There was a sort of muffled slithering as he pushed down, sinking the bodies into the stone floor. Belgarath took a deep breath and put his hand to the iron door handle. Bright yellow coins - gold beyond counting - lay in heaps on the floor; carelessly scattered among the coins were rings, bracelets, chains, and crowns, gleaming richly.

Blood-red bars from the mines of Angarak stood in stacks along the wall, interspersed here and there by open chests filled to overflowing with fist-sized diamonds that glittered like ice. A large table sat in the center of the room, littered with rubies, sapphires, and emeralds as big as eggs. Ropes and strings of pearls, pink, rosy gray, and even some of jet held back the deep crimson drapes that billowed heavily before the windows.

Belgarath moved like a stalking animal, showing no sign of his age, his eyes everywhere. He ignored the riches around him and crossed the deep-carpeted floor to a room filled with learning, where tightly rolled scrolls lay in racks reaching to the ceiling and the leather backs of books marched like battalions along dark wooden shelves.

The tables in the second room were covered with the curious glass apparatus of chemical experiment and strange machines of brass and iron, all cogs and wheels and pulleys and chains. In yet a third chamber stood a massive gold throne backed by drapes of black velvet.

An ermine cape lay across one arm of the throne, and a scepter and a heavy gold crown lay upon the seat. Inlaid in the polished stones of the floor was a map that depicted, so far as Garion could tell, the entire world. The room at the top of the stairs was filled with horror.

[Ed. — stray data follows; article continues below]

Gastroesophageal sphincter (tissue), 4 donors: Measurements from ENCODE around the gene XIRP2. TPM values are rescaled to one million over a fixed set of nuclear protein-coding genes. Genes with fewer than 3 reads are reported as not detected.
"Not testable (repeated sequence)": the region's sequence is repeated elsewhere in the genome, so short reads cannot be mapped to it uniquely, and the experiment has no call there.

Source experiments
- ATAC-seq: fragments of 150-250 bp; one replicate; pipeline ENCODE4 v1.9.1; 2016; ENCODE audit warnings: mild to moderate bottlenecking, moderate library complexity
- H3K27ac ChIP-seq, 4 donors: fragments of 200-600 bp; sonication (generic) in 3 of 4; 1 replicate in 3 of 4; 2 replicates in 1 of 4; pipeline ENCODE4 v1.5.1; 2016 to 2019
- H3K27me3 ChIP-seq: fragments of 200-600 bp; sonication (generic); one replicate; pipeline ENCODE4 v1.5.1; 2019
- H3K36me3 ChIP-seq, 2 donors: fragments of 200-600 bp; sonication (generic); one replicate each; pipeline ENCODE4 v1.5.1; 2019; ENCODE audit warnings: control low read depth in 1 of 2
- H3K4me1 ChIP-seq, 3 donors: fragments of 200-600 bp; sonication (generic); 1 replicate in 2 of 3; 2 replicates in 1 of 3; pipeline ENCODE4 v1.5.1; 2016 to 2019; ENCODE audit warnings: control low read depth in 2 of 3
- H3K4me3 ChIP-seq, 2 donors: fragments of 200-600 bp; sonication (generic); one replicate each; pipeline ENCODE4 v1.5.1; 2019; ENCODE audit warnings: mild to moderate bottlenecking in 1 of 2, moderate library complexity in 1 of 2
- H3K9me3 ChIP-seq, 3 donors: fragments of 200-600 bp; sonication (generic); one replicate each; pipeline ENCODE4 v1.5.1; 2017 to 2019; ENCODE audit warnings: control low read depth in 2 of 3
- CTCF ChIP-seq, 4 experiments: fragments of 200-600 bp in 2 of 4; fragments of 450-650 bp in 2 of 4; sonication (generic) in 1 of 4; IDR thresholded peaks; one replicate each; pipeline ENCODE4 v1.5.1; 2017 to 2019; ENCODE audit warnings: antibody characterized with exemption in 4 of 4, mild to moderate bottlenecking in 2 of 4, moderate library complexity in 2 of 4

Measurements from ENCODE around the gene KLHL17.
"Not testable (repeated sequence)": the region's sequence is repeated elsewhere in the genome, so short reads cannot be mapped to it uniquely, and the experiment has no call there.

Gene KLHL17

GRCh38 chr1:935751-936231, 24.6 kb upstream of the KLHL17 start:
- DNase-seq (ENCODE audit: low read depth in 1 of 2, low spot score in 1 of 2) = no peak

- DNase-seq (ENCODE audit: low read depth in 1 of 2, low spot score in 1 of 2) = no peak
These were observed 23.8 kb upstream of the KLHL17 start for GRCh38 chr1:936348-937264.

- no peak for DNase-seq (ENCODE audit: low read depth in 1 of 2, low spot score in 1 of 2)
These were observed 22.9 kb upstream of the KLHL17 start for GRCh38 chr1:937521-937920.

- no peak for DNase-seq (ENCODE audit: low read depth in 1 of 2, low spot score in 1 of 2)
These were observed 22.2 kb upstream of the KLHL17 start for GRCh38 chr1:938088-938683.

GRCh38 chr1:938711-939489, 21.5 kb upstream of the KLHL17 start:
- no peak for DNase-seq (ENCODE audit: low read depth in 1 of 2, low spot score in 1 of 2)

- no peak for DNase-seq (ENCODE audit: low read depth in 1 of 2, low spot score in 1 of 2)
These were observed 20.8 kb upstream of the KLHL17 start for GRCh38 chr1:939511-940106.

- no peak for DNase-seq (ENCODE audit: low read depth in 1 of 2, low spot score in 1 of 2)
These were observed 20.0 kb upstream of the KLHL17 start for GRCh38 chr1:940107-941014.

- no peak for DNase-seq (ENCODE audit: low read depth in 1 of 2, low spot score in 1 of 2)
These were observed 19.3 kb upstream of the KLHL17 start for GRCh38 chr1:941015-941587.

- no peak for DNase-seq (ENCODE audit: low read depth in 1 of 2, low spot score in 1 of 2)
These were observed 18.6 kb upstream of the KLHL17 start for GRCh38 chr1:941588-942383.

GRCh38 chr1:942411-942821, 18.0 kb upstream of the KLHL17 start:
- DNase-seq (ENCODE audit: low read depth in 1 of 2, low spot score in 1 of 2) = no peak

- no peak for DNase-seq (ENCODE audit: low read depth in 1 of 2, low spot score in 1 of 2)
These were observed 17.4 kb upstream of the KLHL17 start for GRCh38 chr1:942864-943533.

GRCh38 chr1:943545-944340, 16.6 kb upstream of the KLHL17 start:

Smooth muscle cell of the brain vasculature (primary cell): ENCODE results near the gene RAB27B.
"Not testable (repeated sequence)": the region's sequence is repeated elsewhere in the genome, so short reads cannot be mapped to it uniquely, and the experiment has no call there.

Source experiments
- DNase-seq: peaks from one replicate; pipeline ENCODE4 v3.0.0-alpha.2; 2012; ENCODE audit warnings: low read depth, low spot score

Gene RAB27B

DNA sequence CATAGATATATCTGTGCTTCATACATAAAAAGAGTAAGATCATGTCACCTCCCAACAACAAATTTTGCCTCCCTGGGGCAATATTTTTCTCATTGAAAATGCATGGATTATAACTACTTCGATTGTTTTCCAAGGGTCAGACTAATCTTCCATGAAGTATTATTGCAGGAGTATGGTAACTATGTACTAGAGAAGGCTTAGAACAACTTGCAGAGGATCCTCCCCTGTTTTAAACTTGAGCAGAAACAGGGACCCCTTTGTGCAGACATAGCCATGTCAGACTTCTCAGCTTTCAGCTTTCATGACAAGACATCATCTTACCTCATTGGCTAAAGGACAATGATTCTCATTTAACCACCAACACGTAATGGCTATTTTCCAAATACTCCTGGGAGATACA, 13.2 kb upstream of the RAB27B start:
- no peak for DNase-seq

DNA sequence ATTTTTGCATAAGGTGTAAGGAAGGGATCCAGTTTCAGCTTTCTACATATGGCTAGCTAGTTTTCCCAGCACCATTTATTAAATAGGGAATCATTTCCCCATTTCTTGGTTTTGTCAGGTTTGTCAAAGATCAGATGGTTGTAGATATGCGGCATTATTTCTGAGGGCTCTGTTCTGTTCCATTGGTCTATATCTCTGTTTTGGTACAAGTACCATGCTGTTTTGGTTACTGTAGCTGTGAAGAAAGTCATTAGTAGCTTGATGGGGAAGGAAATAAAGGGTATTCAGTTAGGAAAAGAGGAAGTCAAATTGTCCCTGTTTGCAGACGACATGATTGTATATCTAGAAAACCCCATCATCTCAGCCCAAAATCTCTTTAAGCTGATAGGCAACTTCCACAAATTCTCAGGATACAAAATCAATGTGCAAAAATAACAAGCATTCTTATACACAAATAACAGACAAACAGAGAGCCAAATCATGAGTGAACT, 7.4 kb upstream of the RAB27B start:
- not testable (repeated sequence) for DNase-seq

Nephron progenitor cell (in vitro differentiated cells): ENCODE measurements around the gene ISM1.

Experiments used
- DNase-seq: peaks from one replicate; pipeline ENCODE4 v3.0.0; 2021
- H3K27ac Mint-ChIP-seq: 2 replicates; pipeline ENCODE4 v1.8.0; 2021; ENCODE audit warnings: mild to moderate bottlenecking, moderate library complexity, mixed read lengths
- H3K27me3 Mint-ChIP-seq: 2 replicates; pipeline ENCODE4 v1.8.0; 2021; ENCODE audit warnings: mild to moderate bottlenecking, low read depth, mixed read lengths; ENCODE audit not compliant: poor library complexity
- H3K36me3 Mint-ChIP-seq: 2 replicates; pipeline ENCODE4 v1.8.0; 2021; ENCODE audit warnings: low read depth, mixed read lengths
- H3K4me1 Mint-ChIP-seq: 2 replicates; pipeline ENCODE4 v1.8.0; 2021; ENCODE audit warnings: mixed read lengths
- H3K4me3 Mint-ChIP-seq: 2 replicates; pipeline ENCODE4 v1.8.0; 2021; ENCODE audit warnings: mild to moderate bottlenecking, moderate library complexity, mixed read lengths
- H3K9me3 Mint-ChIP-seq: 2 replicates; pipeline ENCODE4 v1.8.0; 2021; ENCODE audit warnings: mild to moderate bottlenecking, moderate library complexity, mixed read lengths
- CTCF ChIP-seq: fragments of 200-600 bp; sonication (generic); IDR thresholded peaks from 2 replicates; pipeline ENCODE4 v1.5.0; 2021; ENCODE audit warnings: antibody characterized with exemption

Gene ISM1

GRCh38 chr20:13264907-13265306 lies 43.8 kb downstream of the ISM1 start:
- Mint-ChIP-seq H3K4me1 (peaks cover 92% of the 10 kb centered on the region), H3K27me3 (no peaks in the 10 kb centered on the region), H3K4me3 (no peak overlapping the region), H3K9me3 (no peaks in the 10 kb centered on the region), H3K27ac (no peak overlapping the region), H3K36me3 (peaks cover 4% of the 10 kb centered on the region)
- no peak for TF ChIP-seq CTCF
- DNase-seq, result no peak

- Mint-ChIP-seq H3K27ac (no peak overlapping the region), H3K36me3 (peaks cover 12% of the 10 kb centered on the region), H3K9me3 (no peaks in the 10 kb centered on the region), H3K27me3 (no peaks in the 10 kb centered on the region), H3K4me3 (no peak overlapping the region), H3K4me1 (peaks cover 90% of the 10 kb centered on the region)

A rack stood in the center of it, and whips and flails hung on the walls. Cruel implements of gleaming steel lay in orderly rows on a table near the wallhooks, needle-pointed spikes, and dreadful things with saw-edges that still had bits of bone and flesh caught between their teeth.

The entire room reeked of blood. After a few moments they returned by way of another door. I thought he might be, but I needed to be sure. As they neared the top, Garion felt a peculiar tingling glow beginning somewhere deep within him, and a sort of endless singing seemed to draw him on. The mark on the palm of his right hand burned. A black stone altar stood in the first room on the top level of the turret, and the steel image of the face of Torak brooded from the wall behind it.

A gleaming knife, its hilt crusted with dried blood, lay on the altar, and bloodstains had sunk into the very pores of the rock. Belgarath was moving quickly now, his face intent and his stride catlike. He glanced through one door in the wall beyond the altar, shook his head and moved on to a closed door in the far wall.

He touched his fingers lightly to the wood, then nodded.

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Alorns Edit Alorns are the people of Belar , that occupy the north-western part of the western continent. Divided into several nations to better protect the Orb of Aldur, but retaining strong military and economic ties. Algars are the people of Algaria , the broad grasslands drained by the River Aldur: nomadic cattle-herders and horse-breeders who live in moving house-trains. Their culture seems to be based loosely on that of various western Native American tribes, and they fight as light cavalry similar to Cossacks and the Peloi of the Elenium and Tamuli. Their only true city is the Algar Stronghold, a fortress which exists solely to draw invaders to a convenient battleground. They are sailors, dominating sea trade and piracy in the West, forming the Alorn navy and patrolling the Sea of the Winds. On land, they are hunters, miners, and foresters, and also fight as shock troops.